November 10, 2019
Annie Potts rose to fame as one of the stars of "Designing Women" and went on to star in many more shows.
More recently, in 2017, she was cast to portray Meemaw in Young Sheldon, a spin-off of the CBS sitcom "The Big Bang Theory," according to IDMB.
She also voiced Bo Peep in the animated films "Toy Story" (1995), "Toy Story 2" (1999) and "Toy Story 4" (2019).
Annie Potts at the Beverly Hills Hotel in Beverly Hills, CA. | Photo: Getty Images
Her early roles, primarily in television, include as "Black Market Baby" (1977) and "Ghostbusters" (1984).
But her breakthrough came through "Designing Women" (1986) where she had a seven-year stint as the head designer Mary Jo Shively. She also starred in "Love & War" (1992), but the show got canceled.
Annie Potts at the El Capitan Theatre in Hollywood, CA on Tuesday, June 11, 2019. | Photo: Getty Images
In 1978, the actress made her debut on the big screen in the Metro-Goldwyn-Mayer comedy film "Corvette Summer," with Mark Hamill. She was nominated for a Golden Globe for her performance in this film.
Aside from television and the big screen, Potts also performed in theater plays. She made her Broadway debut in Yasmina Reza's Tony Award-winning black comedy "God of Carnage" and has appeared Off-Broadway in "The Vagina Monologues," "Diva," "Love Letters," "Charley's Aunt," "The Merchant of Venice," "A Little Night Music," "Cymbeline," and "The Effect of Gamma Rays on Man-in-the-Moon Marigolds."
Annie Potts poses for a portrait for the television series "Any Day Now." | Photo: Getty Images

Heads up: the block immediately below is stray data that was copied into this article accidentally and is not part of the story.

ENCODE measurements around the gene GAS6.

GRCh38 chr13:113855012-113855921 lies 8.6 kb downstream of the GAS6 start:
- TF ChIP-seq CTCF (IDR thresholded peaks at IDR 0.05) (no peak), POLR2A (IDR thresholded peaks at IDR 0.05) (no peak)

Potts was interested in stage and film at an early age. She enrolled in a theater studies course at Stephens College in Missouri.
At the age of 20, she tied the knot with Steven Hartley, her college sweetheart.
Tragedy struck a short time later. Two drivers who were drag racing rammed into their Volkswagen bus in New Mexico,
Annie Potts on October 25, 2006 in Beverly Hills, California. | Photo: Getty Images
They survived, with Steve losing a leg and Annie sustaining multiple fractures.
It was reported last year that ABC was developing a sequel to "Designing Women."
The series told the life of four women and a man who worked in an interior design firm in Atlanta called Sugarbaker & Associates.
The sequel would follow a new group of young designers, who will discuss political, cultural, and social issues, as they did in the original series.
Linda Bloodworth-Thomason, the creator of the 80’s sitcom, is writing the script and will produce the sequel in collaboration with her husband.